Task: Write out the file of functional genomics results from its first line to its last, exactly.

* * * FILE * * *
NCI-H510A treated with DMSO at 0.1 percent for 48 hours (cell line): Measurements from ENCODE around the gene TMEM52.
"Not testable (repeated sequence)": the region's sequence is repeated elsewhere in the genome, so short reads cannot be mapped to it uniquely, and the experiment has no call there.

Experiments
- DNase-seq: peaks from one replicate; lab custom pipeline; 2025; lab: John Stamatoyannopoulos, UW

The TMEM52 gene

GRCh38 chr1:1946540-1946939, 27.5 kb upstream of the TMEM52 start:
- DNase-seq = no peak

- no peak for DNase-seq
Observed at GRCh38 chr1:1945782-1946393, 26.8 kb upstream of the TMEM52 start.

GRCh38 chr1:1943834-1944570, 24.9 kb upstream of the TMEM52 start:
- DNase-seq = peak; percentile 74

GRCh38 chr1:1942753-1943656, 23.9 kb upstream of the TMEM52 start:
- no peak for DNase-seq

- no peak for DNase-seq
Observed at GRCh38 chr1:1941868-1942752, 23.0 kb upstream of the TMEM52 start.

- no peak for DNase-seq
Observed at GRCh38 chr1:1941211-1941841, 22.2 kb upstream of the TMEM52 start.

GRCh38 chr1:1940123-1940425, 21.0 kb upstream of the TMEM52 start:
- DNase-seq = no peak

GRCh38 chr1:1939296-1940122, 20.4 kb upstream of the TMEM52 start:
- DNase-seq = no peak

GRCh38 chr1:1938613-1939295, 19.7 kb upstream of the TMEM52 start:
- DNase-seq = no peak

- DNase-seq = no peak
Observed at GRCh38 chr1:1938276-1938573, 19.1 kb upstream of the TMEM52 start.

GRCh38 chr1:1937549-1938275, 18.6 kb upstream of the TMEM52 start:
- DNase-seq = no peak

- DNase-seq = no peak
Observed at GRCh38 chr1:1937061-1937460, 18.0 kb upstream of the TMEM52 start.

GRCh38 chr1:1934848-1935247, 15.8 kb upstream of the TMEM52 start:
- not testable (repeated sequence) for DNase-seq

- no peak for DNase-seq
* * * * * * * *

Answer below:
NCI-H510A treated with DMSO at 0.1 percent for 48 hours (cell line): Measurements from ENCODE around the gene TMEM52.
"Not testable (repeated sequence)": the region's sequence is repeated elsewhere in the genome, so short reads cannot be mapped to it uniquely, and the experiment has no call there.

Experiments
- DNase-seq: peaks from one replicate; lab custom pipeline; 2025; lab: John Stamatoyannopoulos, UW

The TMEM52 gene

GRCh38 chr1:1946540-1946939, 27.5 kb upstream of the TMEM52 start:
- DNase-seq = no peak

- no peak for DNase-seq
Observed at GRCh38 chr1:1945782-1946393, 26.8 kb upstream of the TMEM52 start.

GRCh38 chr1:1943834-1944570, 24.9 kb upstream of the TMEM52 start:
- DNase-seq = peak; percentile 74

GRCh38 chr1:1942753-1943656, 23.9 kb upstream of the TMEM52 start:
- no peak for DNase-seq

- no peak for DNase-seq
Observed at GRCh38 chr1:1941868-1942752, 23.0 kb upstream of the TMEM52 start.

- no peak for DNase-seq
Observed at GRCh38 chr1:1941211-1941841, 22.2 kb upstream of the TMEM52 start.

GRCh38 chr1:1940123-1940425, 21.0 kb upstream of the TMEM52 start:
- DNase-seq = no peak

GRCh38 chr1:1939296-1940122, 20.4 kb upstream of the TMEM52 start:
- DNase-seq = no peak

GRCh38 chr1:1938613-1939295, 19.7 kb upstream of the TMEM52 start:
- DNase-seq = no peak

- DNase-seq = no peak
Observed at GRCh38 chr1:1938276-1938573, 19.1 kb upstream of the TMEM52 start.

GRCh38 chr1:1937549-1938275, 18.6 kb upstream of the TMEM52 start:
- DNase-seq = no peak

- DNase-seq = no peak
Observed at GRCh38 chr1:1937061-1937460, 18.0 kb upstream of the TMEM52 start.

GRCh38 chr1:1934848-1935247, 15.8 kb upstream of the TMEM52 start:
- not testable (repeated sequence) for DNase-seq

- no peak for DNase-seq